- Assessment of cannabis use [ Time Frame: up to 16 weeks (end of study) ]Cannabis use will be assessed using self-reporting and monitored daily, by using the TLFB procedure at each visit. The TLFB will be used to corroborate data obtained with EMA evaluation of cannabis use.
- Measures subject-rated intensity of withdrawal symptoms [ Time Frame: up to 16 weeks (end of study) ]The 19-item version of the Cannabis Withdrawal Scale (CWS) that will be used measures subject-rated intensity of withdrawal symptoms as well as the amount of distress or impairment in functioning due to each symptom for the last 24 hours on a scale of 0 ("not at all") to 10 ("extremely"). The following statements describe how you have felt over the last 24 hours
- Complete psychiatric diagnosis [ Time Frame: up to 16 weeks (end of study) ]The MINI International Neuropsychiatric Interview (MINI-5) will be used in order to complete psychiatric diagnostic assessment to assess for CUD criteria in addition to other psychiatric disorders for eligibility.
- Assesment of Quality of life [ Time Frame: up to 16 weeks (end of study) ]the Patient-Reported Outcomes Measurement Information System-29 is a 29-item self-report measure to assess quality of life by assessing functioning and well-being in physical, mental, and social domains of health over the last 7 days.
- Assessment of Marijuana Craving [ Time Frame: up to 16 weeks (end of study) ]The Marijuana Craving Questionnaire-Short Form (MCQ-12) is a 12-item self-report measures subjects' craving for marijuana on a Likert scale of 1-7 and yields total scores and factor scores in the areas of compulsivity, emotionality, expectancy, and purposefulness.
- Assessment of Quality of sleep [ Time Frame: up to 16 weeks (end of study) ]The Medical Outcome Study - Sleep Scale (MOS-SS) is a 12-item measure for characterizing the quality of sleep over the past 4 weeks.
- Assessment of severity of nicotine dependence [ Time Frame: up to 16 weeks (end of study) ]The Fagerstrom Test for Nicotine Dependence is a 6 item self-report questionnaire assessing severity of nicotine dependence
- Assessment of desire to quit cannabis [ Time Frame: up to 16 weeks (end of study) ]the Motivation to Quit Ladder is a single item change ladder from 1 to 10, where 1 is "no desire to quit" and higher numbers are greater desire to quit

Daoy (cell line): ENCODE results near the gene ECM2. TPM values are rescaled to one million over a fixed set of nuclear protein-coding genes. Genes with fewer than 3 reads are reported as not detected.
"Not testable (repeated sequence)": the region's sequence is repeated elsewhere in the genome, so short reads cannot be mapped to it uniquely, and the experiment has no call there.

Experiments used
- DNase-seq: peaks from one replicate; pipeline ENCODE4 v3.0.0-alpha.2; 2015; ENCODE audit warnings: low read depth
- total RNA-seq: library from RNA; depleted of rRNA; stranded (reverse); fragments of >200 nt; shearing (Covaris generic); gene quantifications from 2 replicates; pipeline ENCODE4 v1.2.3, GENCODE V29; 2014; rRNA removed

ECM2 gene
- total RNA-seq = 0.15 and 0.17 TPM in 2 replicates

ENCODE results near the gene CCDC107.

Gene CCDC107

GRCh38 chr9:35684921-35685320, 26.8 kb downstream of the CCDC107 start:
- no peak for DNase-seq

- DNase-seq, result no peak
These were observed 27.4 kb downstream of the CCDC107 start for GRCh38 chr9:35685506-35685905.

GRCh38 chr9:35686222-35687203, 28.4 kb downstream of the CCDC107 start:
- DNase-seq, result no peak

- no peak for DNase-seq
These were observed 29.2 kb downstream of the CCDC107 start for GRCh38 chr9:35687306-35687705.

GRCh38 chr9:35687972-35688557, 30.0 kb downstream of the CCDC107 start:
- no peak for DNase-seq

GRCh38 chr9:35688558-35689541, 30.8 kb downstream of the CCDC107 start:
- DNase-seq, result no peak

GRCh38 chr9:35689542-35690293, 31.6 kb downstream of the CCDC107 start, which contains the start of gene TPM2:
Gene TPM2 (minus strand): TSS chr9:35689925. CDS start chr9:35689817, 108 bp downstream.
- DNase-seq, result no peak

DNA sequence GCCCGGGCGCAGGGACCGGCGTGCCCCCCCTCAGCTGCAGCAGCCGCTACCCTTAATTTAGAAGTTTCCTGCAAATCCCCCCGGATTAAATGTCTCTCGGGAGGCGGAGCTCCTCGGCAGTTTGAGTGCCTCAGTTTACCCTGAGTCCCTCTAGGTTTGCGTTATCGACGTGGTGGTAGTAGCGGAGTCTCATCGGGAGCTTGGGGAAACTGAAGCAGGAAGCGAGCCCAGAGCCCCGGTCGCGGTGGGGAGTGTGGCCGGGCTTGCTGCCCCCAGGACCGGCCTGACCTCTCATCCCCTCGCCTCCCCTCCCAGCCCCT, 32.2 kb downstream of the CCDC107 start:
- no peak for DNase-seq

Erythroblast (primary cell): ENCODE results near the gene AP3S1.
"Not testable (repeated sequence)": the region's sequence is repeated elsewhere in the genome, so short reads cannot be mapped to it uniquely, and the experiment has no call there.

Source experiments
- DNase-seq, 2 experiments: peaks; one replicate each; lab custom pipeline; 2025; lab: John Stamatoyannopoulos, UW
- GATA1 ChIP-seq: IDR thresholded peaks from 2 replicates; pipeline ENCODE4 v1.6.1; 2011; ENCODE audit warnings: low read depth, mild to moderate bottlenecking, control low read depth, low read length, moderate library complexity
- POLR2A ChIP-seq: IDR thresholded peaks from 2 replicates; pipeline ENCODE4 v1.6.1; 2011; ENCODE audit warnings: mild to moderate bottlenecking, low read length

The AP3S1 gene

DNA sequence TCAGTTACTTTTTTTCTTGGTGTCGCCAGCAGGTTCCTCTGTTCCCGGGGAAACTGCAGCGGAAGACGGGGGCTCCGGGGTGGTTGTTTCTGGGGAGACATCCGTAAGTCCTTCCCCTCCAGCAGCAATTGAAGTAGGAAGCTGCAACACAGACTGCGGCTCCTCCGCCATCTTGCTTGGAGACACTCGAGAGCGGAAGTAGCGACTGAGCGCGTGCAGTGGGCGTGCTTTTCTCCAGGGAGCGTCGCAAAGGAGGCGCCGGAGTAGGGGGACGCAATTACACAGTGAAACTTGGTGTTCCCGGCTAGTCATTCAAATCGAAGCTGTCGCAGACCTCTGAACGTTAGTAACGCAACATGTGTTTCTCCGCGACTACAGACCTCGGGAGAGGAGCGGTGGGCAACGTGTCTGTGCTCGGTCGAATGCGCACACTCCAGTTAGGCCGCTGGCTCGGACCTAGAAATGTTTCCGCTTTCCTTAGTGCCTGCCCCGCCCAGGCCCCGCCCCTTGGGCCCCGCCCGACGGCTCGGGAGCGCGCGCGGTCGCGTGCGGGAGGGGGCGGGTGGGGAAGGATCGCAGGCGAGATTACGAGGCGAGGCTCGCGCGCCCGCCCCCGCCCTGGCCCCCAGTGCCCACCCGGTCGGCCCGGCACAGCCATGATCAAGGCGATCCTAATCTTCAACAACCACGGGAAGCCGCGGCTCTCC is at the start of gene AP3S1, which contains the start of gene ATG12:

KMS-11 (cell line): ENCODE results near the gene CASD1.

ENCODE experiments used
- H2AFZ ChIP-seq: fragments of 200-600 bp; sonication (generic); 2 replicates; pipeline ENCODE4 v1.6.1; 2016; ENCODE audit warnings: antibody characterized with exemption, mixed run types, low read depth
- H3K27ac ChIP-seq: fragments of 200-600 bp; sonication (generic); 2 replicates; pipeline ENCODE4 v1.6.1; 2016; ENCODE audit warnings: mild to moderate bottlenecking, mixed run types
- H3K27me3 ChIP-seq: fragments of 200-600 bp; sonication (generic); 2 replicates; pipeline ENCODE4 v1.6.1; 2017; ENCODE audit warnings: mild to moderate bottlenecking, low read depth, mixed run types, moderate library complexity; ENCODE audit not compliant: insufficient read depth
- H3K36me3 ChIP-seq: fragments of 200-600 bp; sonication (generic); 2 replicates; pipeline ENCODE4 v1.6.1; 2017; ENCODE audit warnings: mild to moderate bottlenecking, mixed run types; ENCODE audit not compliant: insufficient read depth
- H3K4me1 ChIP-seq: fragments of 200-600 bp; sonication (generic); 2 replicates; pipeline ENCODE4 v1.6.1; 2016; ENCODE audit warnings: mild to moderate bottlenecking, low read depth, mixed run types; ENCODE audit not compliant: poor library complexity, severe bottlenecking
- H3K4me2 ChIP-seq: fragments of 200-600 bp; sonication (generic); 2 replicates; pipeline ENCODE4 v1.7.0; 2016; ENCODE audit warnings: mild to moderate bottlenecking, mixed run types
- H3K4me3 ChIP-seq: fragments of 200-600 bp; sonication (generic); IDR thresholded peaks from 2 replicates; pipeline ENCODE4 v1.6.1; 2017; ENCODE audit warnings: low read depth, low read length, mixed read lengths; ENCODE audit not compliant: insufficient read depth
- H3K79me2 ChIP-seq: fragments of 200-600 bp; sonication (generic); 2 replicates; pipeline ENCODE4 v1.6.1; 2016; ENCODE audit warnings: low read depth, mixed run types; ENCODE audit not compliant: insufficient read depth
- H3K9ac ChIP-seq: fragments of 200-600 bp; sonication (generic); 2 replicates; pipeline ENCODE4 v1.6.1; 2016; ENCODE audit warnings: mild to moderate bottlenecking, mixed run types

To learn more about this study, you or your doctor may contact the study research staff using the contact information provided by the sponsor.
Please refer to this study by its ClinicalTrials.gov identifier (NCT number): NCT05322941
|Contact: Stephanie Monlezun||+33 7 89 56 36 firstname.lastname@example.org|
|Contact: Frances Levin, MD||+1 201-694-3565||Frances.Levin@nyspi.columbia.edu|
|United States, California|
|UCLA Department of Psychiatry and Biobehavioral Sciences||Not yet recruiting|
|Los Angeles, California, United States, 90095|
|Contact: Larissa Mooney, MD 310-794-1497 LMooney@mednet.ucla.edu|
|United States, Connecticut|
|Yale Stress Center - Addiction Program||Not yet recruiting|
|New Haven, Connecticut, United States, 06520|
|Contact: Rajita Sinha, MD 203-737-3436 email@example.com|
|United States, Florida|
|Segal Trial||Not yet recruiting|
|Lauderhill, Florida, United States, 33319|
|Contact: Richi Kakar, MD 954-990-6326 firstname.lastname@example.org|
|United States, New York|
|The Substance Treatment and Research Service (S.T.A.R.S.) of Columbia University/NYSPI.||Not yet recruiting|
|New York, New York, United States, 10032|
|Contact: Frances Levin, MD 201-694-3565 Frances.Levin@nyspi.columbia.edu|
|United States, Oregon|
|CODA, Inc Research Department||Recruiting|
|Portland, Oregon, United States, 97214|
|Contact: Jennifer Wisdom, PhD 971-202-7829 email@example.com|
|United States, South Carolina|
|Addiction Sciences Division Department of Psychiatry and Behavioral Sciences Medical University of South Carolina||Not yet recruiting|
|Charleston, South Carolina, United States, 29425-8640|
|Contact: Kevin Gray, MD 843-792-6330 firstname.lastname@example.org|
|United States, Texas|
|Department of Psychiatry and Behavioral Sciences at UT Health San Antonio.||Not yet recruiting|
|San Antonio, Texas, United States, 78218|
|Contact: Potter Jennifer, MD 713-504-2244 email@example.com|
|United States, Utah|
|Cedar Clinical Research||Not yet recruiting|
|Draper, Utah, United States, 84020|
|Contact: Paul Thielking, MD 385-501-6116 firstname.lastname@example.org|
|Principal Investigator:||Frances Levin, MD||Columbia University/NYSPI|
|Principal Investigator:||Jennifer Wisdom, MD||CODA, Inc Research Department|
|Principal Investigator:||Kevin Gray, MD||Addiction Sciences Division Department of Psychiatry and Behavioral Sciences Medical University of South Carolina|
|Principal Investigator:||Jennifer Potter, MD||Department of Psychiatry and Behavioral Sciences at UT Health San Antonio.|
|Principal Investigator:||Larissa Mooney, MD||UCLA Department of Psychiatry and Biobehavioral Sciences|
|Principal Investigator:||Rajita Sinha, MD||Yale Stress Center - Addiction Program|